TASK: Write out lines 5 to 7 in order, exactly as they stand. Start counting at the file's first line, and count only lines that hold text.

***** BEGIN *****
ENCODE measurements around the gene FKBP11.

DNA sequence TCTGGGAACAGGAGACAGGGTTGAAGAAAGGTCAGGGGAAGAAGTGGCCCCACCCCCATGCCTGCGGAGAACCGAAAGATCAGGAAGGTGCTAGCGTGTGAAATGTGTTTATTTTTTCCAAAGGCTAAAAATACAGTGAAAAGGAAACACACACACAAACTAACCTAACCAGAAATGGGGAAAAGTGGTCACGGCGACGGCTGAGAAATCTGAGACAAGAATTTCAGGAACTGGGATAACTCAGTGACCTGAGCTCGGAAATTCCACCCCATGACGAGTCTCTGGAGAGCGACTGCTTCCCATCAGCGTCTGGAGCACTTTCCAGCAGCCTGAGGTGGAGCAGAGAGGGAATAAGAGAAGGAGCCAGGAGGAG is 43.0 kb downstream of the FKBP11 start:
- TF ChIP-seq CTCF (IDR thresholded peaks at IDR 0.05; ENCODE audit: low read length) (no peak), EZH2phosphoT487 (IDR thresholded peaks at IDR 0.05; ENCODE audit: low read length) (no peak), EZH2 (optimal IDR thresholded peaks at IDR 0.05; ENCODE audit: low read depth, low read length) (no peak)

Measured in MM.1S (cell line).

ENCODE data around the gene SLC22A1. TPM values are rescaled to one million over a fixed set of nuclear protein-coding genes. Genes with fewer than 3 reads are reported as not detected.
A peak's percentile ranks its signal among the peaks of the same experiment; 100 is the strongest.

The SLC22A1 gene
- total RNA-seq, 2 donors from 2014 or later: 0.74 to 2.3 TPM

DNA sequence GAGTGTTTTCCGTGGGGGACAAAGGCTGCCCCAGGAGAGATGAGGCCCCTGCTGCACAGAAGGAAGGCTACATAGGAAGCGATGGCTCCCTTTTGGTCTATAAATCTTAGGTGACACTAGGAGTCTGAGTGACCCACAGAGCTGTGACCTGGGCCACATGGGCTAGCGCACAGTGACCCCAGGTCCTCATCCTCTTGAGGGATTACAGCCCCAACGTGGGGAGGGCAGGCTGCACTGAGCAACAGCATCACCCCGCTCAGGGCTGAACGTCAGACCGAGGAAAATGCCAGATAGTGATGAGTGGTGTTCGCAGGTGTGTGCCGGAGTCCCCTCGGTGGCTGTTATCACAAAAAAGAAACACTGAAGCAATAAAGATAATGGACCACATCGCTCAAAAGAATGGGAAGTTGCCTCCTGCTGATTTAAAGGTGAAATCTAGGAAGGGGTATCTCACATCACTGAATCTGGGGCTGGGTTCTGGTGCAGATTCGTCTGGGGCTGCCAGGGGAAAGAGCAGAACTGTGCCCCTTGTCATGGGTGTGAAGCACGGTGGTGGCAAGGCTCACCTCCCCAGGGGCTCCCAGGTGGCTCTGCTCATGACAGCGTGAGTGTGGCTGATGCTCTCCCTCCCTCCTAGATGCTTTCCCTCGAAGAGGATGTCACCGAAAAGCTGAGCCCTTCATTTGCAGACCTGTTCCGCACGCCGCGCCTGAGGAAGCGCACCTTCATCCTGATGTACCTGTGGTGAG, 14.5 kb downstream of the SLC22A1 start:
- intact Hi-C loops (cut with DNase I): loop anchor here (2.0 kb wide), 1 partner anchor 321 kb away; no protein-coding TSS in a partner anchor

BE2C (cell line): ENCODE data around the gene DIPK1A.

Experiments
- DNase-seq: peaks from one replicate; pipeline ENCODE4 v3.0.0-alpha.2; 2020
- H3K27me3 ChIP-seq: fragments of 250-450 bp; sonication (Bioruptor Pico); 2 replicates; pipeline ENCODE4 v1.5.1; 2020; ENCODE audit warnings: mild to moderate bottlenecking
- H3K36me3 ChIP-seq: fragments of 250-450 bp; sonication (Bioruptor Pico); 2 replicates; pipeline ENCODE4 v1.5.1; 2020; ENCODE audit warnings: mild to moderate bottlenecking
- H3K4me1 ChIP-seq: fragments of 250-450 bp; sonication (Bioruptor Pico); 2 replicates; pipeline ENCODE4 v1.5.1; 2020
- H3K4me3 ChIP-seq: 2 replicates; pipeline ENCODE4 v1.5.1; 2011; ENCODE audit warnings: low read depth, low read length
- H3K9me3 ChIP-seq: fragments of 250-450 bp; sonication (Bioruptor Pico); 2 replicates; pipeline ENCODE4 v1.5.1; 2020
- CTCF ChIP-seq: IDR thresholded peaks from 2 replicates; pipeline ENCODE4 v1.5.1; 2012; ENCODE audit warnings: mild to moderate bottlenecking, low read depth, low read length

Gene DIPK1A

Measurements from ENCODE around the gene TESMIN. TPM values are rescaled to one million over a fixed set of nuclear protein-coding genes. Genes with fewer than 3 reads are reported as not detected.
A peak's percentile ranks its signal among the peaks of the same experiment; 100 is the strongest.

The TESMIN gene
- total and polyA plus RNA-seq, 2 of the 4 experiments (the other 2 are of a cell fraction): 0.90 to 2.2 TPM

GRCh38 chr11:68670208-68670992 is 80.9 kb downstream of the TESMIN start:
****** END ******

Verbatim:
ENCODE data around the gene SLC22A1. TPM values are rescaled to one million over a fixed set of nuclear protein-coding genes. Genes with fewer than 3 reads are reported as not detected.
A peak's percentile ranks its signal among the peaks of the same experiment; 100 is the strongest.

The SLC22A1 gene